Buffering particulate sand could also explain another curious Shroud feature – namely the stochastic aspect of the Shroud image when digital images are examined pixel by pixel. By that I mean the random element in the distribution of image colour. Grains of sand could account for the randomness.

We all know that the Shroud image is located primarily but not exclusively  on the crowns of threads which are the most superficial part of the weave. Sand could account for the patchy distribution of coloration that partly intrudes into the interstices of the weave,

Sand could explain some of the reverse-side scorching.especially seen on the TS head. Where application force is greatest, e,g, the prominences of the face, then hot sand particles could be forced through the interstices of the weave, especially if the latter were stretched to widen the apertures. They could then scorch the rear side of the cloth.

Likely objections?  A fairly predictable one would be that the heated sand dropping down into the interstices of the weave would allow too much scorching, thus negating one of the major plus points of scorching, namely that contact with hot template would can account selective scorching of the crown threads, more so than rival theories based on any kind of radiation.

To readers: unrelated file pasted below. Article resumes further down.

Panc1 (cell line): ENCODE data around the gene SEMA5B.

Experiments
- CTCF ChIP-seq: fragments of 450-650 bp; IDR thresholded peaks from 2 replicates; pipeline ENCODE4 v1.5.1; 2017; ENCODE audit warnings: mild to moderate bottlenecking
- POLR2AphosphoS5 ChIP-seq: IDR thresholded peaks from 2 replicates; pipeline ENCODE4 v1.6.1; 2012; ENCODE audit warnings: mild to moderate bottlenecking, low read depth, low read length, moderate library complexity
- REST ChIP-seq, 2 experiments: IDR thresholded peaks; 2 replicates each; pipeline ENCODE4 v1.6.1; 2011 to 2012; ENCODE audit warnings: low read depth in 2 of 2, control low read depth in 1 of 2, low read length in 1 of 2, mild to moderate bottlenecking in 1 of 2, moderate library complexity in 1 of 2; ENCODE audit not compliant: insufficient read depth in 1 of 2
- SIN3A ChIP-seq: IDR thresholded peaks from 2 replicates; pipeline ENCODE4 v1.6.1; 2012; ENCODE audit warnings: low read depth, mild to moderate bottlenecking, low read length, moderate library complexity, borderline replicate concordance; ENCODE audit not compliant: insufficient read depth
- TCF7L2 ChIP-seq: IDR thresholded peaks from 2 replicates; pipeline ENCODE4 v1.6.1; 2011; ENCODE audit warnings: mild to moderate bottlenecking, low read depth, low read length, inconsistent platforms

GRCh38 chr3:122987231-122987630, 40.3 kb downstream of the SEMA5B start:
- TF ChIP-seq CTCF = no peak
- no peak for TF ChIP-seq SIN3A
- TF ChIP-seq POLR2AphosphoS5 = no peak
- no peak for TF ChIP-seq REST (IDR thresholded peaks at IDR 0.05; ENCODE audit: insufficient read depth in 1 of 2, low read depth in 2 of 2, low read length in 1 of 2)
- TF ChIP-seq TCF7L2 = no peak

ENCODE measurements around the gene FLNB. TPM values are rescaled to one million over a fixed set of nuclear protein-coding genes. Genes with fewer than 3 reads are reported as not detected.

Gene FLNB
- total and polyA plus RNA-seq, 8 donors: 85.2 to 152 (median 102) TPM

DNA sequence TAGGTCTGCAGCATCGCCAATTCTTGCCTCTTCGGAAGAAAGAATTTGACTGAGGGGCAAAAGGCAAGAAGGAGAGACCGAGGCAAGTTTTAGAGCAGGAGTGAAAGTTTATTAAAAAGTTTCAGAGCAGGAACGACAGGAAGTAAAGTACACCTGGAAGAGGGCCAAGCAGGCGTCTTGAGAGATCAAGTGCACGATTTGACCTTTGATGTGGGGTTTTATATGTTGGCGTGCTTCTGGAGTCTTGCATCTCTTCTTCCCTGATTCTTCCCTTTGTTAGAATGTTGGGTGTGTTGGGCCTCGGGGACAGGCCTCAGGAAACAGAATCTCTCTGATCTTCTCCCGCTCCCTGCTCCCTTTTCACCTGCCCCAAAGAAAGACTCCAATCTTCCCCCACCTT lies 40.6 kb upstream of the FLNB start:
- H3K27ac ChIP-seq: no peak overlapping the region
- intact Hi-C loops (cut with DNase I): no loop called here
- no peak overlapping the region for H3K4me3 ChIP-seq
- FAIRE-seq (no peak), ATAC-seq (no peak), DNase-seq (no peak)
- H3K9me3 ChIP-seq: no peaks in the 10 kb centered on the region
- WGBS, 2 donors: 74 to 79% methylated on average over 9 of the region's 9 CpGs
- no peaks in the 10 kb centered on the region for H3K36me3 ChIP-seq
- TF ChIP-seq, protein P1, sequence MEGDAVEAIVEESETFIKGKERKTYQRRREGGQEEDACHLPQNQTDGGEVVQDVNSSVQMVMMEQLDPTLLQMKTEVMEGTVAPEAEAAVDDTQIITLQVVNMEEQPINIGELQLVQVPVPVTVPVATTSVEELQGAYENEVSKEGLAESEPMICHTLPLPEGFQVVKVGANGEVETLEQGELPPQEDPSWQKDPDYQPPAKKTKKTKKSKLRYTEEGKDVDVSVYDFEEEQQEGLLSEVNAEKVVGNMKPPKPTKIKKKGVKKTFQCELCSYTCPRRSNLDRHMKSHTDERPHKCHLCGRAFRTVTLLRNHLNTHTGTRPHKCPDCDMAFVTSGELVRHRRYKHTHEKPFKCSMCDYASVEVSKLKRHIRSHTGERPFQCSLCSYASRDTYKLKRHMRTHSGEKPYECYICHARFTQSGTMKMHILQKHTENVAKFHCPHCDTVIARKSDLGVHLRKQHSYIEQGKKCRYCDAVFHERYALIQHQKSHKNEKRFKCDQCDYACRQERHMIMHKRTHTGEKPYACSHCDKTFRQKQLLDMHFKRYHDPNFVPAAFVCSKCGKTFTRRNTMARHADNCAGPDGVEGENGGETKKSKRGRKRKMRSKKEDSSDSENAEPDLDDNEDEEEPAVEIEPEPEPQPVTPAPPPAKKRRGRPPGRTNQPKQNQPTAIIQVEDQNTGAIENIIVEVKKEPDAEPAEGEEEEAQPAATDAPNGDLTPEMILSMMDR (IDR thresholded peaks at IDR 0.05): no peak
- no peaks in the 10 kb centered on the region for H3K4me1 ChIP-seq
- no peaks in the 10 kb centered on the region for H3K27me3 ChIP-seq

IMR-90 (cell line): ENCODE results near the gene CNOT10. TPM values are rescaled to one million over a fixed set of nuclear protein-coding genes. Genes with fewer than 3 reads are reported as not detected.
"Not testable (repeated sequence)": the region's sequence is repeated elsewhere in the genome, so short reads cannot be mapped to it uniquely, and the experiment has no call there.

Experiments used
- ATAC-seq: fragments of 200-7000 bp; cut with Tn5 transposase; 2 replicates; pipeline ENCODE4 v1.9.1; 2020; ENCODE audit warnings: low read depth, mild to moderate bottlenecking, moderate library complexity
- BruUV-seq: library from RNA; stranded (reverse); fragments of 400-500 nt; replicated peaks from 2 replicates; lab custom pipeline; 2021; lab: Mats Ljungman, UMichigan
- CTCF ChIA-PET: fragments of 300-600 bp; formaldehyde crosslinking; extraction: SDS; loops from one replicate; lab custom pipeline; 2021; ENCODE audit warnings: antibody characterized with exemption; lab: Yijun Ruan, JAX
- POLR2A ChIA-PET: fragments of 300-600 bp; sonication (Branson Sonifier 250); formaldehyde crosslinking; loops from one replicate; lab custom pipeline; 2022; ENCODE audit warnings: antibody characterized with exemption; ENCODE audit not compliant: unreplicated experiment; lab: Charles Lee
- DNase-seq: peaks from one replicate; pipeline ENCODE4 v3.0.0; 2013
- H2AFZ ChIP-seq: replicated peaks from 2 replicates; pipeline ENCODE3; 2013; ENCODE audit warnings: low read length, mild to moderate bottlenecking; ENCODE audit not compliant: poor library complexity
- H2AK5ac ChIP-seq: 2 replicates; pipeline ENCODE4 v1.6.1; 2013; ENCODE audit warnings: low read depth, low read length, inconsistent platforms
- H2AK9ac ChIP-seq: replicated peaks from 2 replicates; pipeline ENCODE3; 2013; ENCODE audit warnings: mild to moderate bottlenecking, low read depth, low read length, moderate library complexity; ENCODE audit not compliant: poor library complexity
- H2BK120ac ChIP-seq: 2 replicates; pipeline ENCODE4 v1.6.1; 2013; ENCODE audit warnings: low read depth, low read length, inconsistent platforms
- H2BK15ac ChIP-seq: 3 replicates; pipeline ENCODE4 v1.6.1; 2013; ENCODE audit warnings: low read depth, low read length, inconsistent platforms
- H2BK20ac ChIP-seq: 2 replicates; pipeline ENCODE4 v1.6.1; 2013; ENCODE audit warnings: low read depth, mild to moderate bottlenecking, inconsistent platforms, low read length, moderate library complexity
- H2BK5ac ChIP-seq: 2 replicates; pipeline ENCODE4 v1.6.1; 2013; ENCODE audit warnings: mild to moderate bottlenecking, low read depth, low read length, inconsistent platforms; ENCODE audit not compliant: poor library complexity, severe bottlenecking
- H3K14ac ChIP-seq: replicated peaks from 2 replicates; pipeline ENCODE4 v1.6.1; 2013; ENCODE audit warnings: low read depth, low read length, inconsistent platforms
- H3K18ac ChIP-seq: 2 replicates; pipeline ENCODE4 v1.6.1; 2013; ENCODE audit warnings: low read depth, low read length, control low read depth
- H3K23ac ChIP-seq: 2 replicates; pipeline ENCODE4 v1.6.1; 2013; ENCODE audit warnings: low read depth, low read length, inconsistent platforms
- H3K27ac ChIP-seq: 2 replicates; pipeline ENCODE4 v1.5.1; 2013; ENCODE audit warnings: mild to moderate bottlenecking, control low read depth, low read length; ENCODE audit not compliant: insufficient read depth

But any sand that does penetrate the weave is likely to be a series of  approximately spherical grains (depending obviously on the type of sand employed) that make tangential contact only with each other. So the major scorching may still be where a single grain of sand separates hot template from linen than a series of grains with so little contact with each other that heat cannot be efficiently conducted down into the interstices.

 

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About Colin Berry

Retired science bod, previous research interests: phototherapy of neonatal jaundice, membrane influences on microsomal UDP-glucuronyltransferase, defective bilirubin and xenobiotic conjugation and hepatic excretion, dietary fibre and resistant starch.
This entry was posted in medieval forgery, Shroud of Turin and tagged . Bookmark the permalink.